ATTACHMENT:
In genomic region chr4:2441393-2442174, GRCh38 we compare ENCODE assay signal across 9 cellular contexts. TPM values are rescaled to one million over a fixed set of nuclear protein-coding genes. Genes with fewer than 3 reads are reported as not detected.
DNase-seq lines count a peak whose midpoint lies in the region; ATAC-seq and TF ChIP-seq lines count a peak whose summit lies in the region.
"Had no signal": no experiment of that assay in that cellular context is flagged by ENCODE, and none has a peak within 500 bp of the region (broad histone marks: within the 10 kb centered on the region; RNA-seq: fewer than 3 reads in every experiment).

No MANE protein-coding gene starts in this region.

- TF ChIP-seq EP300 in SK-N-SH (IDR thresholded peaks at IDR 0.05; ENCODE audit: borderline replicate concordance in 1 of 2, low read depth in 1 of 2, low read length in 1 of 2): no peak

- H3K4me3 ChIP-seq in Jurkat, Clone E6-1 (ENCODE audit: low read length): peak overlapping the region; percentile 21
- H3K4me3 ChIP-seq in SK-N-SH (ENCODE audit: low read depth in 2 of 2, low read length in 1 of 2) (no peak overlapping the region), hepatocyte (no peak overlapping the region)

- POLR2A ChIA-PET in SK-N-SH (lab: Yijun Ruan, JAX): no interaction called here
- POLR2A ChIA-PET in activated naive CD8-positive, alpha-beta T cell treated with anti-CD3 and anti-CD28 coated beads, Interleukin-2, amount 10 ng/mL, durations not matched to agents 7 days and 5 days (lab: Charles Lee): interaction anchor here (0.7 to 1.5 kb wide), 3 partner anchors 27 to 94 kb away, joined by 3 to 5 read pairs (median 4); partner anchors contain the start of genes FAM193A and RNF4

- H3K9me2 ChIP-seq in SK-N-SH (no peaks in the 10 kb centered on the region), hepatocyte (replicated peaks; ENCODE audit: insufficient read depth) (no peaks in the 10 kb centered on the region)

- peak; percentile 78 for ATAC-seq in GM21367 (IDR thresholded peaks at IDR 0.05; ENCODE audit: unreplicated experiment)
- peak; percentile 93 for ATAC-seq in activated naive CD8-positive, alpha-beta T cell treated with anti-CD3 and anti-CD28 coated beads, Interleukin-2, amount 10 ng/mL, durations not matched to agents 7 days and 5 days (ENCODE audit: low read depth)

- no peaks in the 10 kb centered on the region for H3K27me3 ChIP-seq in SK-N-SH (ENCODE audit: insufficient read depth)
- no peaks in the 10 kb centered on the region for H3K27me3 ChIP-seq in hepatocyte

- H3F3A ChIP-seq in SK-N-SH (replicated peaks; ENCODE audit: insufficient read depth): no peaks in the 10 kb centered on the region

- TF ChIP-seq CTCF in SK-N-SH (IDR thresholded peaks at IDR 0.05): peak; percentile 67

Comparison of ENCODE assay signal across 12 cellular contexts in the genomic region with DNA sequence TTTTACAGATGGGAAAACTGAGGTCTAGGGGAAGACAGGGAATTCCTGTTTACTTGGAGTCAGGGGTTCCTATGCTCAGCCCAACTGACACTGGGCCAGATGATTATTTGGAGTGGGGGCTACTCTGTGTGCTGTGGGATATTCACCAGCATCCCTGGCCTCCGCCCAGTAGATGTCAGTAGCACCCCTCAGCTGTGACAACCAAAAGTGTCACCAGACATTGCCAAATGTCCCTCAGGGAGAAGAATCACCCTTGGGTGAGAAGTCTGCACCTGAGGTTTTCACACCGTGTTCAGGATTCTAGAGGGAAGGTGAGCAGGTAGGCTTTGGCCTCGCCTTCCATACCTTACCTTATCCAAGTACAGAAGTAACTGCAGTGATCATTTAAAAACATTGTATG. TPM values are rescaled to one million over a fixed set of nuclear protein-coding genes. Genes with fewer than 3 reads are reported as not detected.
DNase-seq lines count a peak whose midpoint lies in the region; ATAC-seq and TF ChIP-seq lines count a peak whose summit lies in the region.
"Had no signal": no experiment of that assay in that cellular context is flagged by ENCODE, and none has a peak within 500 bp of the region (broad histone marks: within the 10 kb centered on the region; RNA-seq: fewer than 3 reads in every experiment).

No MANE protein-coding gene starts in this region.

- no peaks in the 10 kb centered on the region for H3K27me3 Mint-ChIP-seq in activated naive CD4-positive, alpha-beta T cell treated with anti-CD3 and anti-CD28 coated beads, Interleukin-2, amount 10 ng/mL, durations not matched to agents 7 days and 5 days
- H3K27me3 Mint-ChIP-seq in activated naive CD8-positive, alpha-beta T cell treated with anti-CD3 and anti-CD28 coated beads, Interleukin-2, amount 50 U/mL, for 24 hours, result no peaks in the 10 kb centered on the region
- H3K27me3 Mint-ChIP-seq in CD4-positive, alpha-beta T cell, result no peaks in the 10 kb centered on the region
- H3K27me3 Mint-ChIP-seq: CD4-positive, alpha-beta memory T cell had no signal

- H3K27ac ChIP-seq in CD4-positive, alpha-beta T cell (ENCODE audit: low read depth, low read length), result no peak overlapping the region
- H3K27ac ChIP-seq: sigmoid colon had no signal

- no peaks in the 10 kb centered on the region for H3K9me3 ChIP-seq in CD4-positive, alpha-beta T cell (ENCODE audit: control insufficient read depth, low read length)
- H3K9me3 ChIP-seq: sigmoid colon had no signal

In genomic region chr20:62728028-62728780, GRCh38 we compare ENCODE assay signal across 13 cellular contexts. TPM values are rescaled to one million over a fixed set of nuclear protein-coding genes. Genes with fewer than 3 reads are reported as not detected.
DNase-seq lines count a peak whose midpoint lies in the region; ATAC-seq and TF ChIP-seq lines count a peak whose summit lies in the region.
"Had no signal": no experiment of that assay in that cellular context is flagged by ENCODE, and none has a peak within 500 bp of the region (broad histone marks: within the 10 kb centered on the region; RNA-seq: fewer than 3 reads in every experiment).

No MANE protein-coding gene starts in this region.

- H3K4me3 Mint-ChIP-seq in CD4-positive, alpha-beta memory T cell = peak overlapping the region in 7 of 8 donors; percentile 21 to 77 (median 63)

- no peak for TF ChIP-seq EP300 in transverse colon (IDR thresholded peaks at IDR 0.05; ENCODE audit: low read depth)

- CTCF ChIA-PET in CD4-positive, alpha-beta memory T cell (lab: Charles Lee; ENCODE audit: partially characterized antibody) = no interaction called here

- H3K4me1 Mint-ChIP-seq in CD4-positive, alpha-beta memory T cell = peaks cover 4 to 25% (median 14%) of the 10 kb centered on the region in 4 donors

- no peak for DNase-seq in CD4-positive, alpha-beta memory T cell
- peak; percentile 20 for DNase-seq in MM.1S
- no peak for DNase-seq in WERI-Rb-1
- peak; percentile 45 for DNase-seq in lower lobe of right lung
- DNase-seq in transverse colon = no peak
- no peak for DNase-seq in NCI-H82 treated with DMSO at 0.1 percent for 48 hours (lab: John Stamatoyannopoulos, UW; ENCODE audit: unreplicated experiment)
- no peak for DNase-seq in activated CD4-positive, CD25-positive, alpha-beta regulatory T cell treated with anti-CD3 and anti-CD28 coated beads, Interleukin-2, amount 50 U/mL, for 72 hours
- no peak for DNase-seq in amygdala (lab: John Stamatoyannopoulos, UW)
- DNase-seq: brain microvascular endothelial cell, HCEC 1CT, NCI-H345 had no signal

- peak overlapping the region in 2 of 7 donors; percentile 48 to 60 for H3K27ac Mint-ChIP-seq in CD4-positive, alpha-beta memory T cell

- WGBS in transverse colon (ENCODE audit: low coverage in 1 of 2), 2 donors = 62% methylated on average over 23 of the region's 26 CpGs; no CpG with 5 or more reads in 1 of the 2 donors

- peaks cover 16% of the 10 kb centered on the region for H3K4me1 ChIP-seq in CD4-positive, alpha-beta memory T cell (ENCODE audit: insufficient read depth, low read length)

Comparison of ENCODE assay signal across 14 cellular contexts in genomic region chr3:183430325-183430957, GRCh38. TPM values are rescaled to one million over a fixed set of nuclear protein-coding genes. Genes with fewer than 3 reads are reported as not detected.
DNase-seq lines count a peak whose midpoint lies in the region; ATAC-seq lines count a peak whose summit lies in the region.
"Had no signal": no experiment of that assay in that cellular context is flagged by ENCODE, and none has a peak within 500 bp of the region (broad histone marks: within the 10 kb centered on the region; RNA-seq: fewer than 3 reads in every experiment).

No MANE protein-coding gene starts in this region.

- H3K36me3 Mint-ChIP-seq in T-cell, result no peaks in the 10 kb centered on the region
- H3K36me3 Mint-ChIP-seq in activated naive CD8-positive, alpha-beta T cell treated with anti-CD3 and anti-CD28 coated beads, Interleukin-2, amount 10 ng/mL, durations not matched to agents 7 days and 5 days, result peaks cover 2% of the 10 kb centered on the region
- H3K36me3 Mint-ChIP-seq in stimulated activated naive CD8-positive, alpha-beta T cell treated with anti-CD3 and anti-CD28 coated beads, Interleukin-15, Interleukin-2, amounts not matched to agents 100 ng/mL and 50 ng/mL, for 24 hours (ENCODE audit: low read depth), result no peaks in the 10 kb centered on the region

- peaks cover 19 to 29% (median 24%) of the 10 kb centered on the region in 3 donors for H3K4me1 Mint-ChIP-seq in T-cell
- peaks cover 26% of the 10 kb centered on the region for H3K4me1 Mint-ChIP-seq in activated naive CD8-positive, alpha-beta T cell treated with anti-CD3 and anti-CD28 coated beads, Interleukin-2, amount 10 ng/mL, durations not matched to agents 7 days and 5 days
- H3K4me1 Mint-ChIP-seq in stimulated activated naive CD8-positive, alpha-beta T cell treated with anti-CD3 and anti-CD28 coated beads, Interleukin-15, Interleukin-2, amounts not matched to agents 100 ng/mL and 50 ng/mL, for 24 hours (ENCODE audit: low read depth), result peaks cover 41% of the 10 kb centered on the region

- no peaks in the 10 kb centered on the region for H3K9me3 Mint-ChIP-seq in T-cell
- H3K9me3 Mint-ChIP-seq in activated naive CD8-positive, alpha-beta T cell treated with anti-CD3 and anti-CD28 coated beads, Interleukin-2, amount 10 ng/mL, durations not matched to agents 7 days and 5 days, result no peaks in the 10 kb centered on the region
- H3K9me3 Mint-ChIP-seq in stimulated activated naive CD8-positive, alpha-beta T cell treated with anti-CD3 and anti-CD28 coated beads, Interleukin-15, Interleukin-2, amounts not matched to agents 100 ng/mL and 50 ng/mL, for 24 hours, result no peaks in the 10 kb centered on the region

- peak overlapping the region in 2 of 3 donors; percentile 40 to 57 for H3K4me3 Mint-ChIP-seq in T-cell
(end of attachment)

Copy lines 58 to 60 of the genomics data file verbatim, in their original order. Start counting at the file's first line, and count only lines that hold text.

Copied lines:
- H3K4me1 Mint-ChIP-seq in stimulated activated naive CD8-positive, alpha-beta T cell treated with anti-CD3 and anti-CD28 coated beads, Interleukin-15, Interleukin-2, amounts not matched to agents 100 ng/mL and 50 ng/mL, for 24 hours (ENCODE audit: low read depth), result peaks cover 41% of the 10 kb centered on the region

- no peaks in the 10 kb centered on the region for H3K9me3 Mint-ChIP-seq in T-cell
- H3K9me3 Mint-ChIP-seq in activated naive CD8-positive, alpha-beta T cell treated with anti-CD3 and anti-CD28 coated beads, Interleukin-2, amount 10 ng/mL, durations not matched to agents 7 days and 5 days, result no peaks in the 10 kb centered on the region